In this, my second part on donkeys, I'd like to introduce you to a little jenny.
We had her while we lived at and ran our guest house at Lille Maho. I was in my teens. I always thought of her as mine and I named her Yeknod, which you may have noticed is donkey spelled backwards. In temperament, she was the opposite of Erasmus.
Yeknod was docile and friendly. See how she's looking at the person taking this picture? She was rather more like a dog than donkey. She’d bray a greeting to the first person she saw in the morning. She nuzzled and pushed her head against your hands and body looking to be scratched between the ears or searching for a treat. More than once she followed me into the house when I went to fill her water bucket or get her favorite snack of grapefruit rinds.
I had a western pony saddle, but except for long rides, I usually rode her bareback, often without a halter and reins. Yeknod, unlike Erasmus, was born to be ridden. Because she was so personable, I think it was her greatest joy. She seemed to know when I was going to take her out.
I’d wind her tether rope around her neck, (which she didn't chew through) sling my saddle bags across her shoulders, hop up onto her back and off we’d go.
How, you may ask, do you ride a donkey without reins and bridle? All I had to do was tap her neck on the left and she’d go right, tap her on the right and she’d go left. Yeknod was also unique in that she could single foot, which was wonderfully smooth. To get her up to speed I’d tickle her between her shoulder blades. She sort have to work her way into it. The run would start out in that stiff-legged, spine jarring trot, but with a little more tickling she'd pick up speed and then it was smooth sailing.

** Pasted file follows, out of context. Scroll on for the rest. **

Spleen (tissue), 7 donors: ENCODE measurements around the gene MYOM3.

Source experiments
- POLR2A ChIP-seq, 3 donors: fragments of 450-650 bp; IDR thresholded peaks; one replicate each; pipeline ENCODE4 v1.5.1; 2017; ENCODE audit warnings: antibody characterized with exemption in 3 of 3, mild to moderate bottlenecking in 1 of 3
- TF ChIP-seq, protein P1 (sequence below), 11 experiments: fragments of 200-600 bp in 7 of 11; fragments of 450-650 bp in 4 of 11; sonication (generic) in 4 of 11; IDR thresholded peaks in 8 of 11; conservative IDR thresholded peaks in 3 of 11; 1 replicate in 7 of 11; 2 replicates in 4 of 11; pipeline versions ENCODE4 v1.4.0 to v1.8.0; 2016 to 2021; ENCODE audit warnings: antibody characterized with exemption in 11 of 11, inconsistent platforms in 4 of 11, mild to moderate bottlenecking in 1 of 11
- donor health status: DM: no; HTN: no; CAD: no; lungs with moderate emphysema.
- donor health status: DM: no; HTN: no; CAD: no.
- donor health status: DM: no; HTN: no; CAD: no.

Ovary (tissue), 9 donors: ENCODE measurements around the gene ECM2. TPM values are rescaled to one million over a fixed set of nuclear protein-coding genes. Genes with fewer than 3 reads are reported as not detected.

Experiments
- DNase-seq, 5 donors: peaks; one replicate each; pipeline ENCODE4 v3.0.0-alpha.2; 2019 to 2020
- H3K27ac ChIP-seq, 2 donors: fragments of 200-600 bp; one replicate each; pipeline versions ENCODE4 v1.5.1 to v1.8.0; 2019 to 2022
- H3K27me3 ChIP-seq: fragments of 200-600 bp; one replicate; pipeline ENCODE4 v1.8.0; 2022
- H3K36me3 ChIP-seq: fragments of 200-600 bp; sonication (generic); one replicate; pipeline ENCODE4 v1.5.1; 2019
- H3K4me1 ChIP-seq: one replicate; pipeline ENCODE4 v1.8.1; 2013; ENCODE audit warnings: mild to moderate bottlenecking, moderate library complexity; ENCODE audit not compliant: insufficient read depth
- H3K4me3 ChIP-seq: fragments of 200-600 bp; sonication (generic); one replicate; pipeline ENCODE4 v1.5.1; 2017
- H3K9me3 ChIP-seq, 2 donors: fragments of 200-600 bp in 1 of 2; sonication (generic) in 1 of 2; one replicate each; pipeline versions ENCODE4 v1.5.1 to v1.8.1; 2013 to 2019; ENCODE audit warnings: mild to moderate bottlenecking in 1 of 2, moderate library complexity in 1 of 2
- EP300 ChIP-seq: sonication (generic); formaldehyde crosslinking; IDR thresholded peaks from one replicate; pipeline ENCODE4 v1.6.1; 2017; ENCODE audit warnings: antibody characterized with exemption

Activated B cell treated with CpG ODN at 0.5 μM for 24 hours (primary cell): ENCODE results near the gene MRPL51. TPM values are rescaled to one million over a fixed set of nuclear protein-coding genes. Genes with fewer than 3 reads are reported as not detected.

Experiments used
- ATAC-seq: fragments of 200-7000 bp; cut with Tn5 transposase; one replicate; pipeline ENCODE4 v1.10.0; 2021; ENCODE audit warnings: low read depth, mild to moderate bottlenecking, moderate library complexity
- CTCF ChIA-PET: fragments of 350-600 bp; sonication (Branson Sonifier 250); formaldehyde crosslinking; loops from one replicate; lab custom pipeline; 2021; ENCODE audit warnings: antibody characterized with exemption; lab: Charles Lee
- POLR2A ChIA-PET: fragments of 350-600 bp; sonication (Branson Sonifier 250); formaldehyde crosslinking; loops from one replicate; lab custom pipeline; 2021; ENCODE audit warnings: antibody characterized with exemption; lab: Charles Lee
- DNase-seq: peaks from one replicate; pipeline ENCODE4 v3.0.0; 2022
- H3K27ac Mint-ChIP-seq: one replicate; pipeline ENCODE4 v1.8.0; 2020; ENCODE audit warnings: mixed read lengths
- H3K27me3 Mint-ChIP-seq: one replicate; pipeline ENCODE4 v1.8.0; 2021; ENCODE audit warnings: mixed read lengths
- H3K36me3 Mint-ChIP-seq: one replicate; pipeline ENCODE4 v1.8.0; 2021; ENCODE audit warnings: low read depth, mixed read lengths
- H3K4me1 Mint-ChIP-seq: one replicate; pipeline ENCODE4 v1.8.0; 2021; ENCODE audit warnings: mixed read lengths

There were a couple of long flat places where I liked to get her to run; the stretch of road by Big Maho and the stretch by Cinnamon Bay. It seemed to me she knew what I wanted because she’d pick up her pace when we reached those places as if anticipating my fingers between her shoulder blades.
She was such an easy ride that I often rode with one leg hanging down, the other with knee bent resting across her shoulders in a kind of modified side saddle. I could switch legs and ride either side. She didn’t care.
Yeknod and I wandered all over St. John. Sometimes we only went out for a few hours. Sometimes we made a whole day of it. We’d ride along the roads (which were not yet paved) and we explored the old foot trails. Usually on the way home we’d stop at Cinnamon Bay (the National Park Camp Ground), where I’d buy a ginger beer and take a dip in the ocean. I’d unwind her tether rope and tie her up in the shade somewhere. The people there knew me and would loan me a bucket so I could give her water. She always attracted tourists and seemed to enjoy their attentions.
Only once did she behave out of character. I should have known she didn’t want to be ridden when she acted skittish. Foolish me, I got up on her bare back anyway. She took off with me from the main house down the hill to the beach and headed towards a maho tree with low branches. I realized immediately she intended to scrape me off her back. I didn’t have time fling my arms around her neck, and I couldn’t roll off her back as there were some rocks in the way. I only had time to stretch myself across her back, legs wrapped around her neck. As it was the branch she went under was so low it scraped the bottom of my chin. As soon as we were out from under the tree I was free of rocks and rolled from her back. She trotted back up the hill toward the house and brayed at me. It was almost like she was laughing.
Yeknod died of colic only a few months later and was buried at sea. I cried at her loss, feeling I had somehow failed her. I loved that donkey, and I like to think she loved me.
I still miss her.